65 Children were not buckled up
From July 17 to 23, the Colorado Department of Transportation (CDOT), Colorado State Patrol (CSP) and local law enforcement agencies across the state conducted a weeklong Click It or Ticket seat belt enforcement period targeting rural areas. Law enforcement issued 1,175 citations during the enforcement period for unbuckled drivers and passengers. The total represents a slight increase from the 1,116 citations during the same enforcement last year. Rural areas of the state tend to have low seat belt use rates and a high number of unbuckled fatalities.
The citations include 65 drivers for having unbuckled children in their vehicle. A third (21) of those unbuckled children were under the age of four.
"Buckling up is the easiest way to save a life in a crash," said Darrell Lingk, Director of the Office of Transportation Safety at CDOT. "Don't hesitate to tell others in the car to buckle up -- your chances of survival dramatically increase if you are buckled."
Fifty-six agencies and CSP troops participated in the CIOT enforcement campaign. The Steamboat Springs Police Department (51 citations), Eagle County Sheriff's Office (41) and Fort Lupton Police Department (37) issued the most citations. CSP totaled 719 citations, including Troop 4C in Glenwood Springs, which logged 198 citations to drivers.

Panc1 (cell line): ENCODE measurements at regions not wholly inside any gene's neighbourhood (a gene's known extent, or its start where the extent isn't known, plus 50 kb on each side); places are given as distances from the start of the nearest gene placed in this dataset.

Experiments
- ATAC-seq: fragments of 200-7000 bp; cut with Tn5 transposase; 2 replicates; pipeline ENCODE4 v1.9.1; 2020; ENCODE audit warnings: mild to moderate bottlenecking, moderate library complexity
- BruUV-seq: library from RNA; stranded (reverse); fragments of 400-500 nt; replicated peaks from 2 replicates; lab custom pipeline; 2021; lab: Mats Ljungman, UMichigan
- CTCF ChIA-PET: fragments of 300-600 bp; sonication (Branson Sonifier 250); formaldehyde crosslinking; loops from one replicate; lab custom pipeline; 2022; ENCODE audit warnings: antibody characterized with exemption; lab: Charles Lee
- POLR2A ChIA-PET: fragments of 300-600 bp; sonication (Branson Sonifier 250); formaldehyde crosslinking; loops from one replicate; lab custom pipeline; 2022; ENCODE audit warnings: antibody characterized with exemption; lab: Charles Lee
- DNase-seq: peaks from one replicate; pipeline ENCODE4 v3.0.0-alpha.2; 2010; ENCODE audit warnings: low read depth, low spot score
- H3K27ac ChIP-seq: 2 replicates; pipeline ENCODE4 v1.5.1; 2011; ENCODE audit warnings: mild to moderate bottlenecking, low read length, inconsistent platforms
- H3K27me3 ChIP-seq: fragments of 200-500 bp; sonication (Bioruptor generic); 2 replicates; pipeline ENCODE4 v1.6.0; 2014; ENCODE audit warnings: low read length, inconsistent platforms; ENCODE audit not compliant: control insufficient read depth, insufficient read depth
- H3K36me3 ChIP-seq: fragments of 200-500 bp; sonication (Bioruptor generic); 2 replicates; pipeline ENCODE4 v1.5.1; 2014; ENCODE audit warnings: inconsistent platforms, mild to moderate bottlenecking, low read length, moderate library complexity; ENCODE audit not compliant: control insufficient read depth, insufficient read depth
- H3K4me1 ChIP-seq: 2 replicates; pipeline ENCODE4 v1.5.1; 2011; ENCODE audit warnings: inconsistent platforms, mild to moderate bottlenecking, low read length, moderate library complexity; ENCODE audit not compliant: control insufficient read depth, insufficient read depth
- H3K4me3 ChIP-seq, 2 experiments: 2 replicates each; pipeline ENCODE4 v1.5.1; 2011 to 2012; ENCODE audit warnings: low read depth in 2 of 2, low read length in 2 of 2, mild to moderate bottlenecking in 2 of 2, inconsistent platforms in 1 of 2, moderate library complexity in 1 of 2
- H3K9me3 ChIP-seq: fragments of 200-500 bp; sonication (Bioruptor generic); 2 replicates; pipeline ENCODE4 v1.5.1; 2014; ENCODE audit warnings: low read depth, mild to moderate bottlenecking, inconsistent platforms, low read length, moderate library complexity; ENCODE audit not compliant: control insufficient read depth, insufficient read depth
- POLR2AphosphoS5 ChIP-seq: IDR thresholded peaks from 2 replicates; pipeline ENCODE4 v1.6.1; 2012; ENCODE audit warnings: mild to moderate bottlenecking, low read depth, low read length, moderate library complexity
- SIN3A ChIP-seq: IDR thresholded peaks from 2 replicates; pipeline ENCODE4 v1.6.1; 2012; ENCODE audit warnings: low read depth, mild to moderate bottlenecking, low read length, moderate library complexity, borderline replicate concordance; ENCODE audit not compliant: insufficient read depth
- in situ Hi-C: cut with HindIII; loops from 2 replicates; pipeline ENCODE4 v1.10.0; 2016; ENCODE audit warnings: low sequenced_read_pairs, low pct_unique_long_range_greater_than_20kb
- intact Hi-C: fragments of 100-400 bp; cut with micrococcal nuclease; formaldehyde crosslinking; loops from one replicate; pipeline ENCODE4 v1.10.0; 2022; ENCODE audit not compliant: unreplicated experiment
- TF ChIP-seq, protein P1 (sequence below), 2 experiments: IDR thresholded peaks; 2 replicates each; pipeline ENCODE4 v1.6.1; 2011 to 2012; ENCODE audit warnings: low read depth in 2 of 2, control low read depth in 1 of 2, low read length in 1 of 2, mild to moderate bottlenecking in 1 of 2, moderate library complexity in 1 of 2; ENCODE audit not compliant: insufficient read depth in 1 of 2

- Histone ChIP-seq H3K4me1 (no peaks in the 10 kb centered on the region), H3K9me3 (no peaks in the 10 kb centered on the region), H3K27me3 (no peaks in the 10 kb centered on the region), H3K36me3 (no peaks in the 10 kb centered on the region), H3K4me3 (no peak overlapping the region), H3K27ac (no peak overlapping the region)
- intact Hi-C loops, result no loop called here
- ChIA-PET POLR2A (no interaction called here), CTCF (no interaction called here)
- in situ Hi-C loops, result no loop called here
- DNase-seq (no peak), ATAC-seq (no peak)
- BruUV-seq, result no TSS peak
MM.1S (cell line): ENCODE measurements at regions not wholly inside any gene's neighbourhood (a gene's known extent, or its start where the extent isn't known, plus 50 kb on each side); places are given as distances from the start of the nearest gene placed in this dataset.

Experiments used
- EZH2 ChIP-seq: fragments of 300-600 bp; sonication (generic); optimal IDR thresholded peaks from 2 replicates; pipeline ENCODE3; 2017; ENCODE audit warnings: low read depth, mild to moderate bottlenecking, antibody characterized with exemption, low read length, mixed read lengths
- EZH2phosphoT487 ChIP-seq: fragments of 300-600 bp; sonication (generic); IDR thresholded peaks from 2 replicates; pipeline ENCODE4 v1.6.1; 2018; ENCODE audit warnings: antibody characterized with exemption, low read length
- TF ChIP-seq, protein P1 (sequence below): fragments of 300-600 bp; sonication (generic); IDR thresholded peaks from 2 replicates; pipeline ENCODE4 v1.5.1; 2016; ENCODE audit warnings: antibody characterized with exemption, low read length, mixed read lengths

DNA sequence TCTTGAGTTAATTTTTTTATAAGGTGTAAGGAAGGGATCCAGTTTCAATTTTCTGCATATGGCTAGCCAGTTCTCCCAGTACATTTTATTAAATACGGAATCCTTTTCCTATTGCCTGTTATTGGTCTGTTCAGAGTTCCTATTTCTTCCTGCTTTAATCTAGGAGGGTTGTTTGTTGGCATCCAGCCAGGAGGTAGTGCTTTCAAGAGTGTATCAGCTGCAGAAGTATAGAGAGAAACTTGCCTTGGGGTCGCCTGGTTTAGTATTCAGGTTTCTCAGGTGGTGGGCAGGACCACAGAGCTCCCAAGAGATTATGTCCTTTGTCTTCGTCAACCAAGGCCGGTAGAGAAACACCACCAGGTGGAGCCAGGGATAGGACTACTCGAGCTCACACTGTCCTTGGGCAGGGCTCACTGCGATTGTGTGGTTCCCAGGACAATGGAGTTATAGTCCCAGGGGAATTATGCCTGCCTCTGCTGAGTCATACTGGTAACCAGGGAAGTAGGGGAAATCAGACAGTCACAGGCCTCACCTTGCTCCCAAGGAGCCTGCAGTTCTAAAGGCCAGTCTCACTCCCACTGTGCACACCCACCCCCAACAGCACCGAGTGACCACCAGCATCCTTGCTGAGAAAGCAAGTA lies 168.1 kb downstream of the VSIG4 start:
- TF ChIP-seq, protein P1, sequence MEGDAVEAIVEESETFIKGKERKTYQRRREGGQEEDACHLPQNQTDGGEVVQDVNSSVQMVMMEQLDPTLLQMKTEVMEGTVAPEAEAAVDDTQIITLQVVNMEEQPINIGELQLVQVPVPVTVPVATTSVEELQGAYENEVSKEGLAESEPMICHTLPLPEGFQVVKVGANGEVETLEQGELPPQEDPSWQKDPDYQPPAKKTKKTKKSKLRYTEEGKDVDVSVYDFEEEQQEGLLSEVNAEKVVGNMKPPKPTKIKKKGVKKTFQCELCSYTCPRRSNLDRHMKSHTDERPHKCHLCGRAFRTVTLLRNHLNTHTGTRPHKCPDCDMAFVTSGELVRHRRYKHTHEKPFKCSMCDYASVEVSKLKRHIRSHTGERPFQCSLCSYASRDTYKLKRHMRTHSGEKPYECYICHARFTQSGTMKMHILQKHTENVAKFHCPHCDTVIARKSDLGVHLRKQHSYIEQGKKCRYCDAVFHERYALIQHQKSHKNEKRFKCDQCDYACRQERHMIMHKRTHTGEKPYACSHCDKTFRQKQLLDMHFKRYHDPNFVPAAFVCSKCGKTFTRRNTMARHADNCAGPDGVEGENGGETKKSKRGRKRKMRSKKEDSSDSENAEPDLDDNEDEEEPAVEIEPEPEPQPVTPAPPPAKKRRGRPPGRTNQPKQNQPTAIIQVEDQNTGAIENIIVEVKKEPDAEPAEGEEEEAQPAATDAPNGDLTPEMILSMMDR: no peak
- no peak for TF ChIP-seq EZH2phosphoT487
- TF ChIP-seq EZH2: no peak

Fines for not buckling up start at $65, and parents or caregivers caught with an improperly restrained child can receive a minimum fine of $82.
During the enforcement period, CDOT raised awareness about Weld County's seat belt crisis. Last year, 23 people died in unbuckled crashes in Weld County -- that total was the highest in the state, including counties with much larger populations. The data also indicated that Weld County's unbuckled fatality rate is more than six times higher than Denver's rate. CDOT held a press event at the start of the enforcement period that featured an 8-foot tall seat belt display, dubbed "Close the Gap," that represents last year's 23 unbuckled deaths in Weld County. The display used real seat belts and buckles to illustrate the "gap" between the belt and the buckle when drivers and passengers go beltless.
"Buckling your seat belt should be the first thing you do when you enter a car," said Col. Scott Hernandez, Chief of CSP. "With less congestion fewer cars on the road, rural drivers may think that they don't need to wear a seat belt. The reality is, you never know when a crash can happen, no matter the distance you are driving."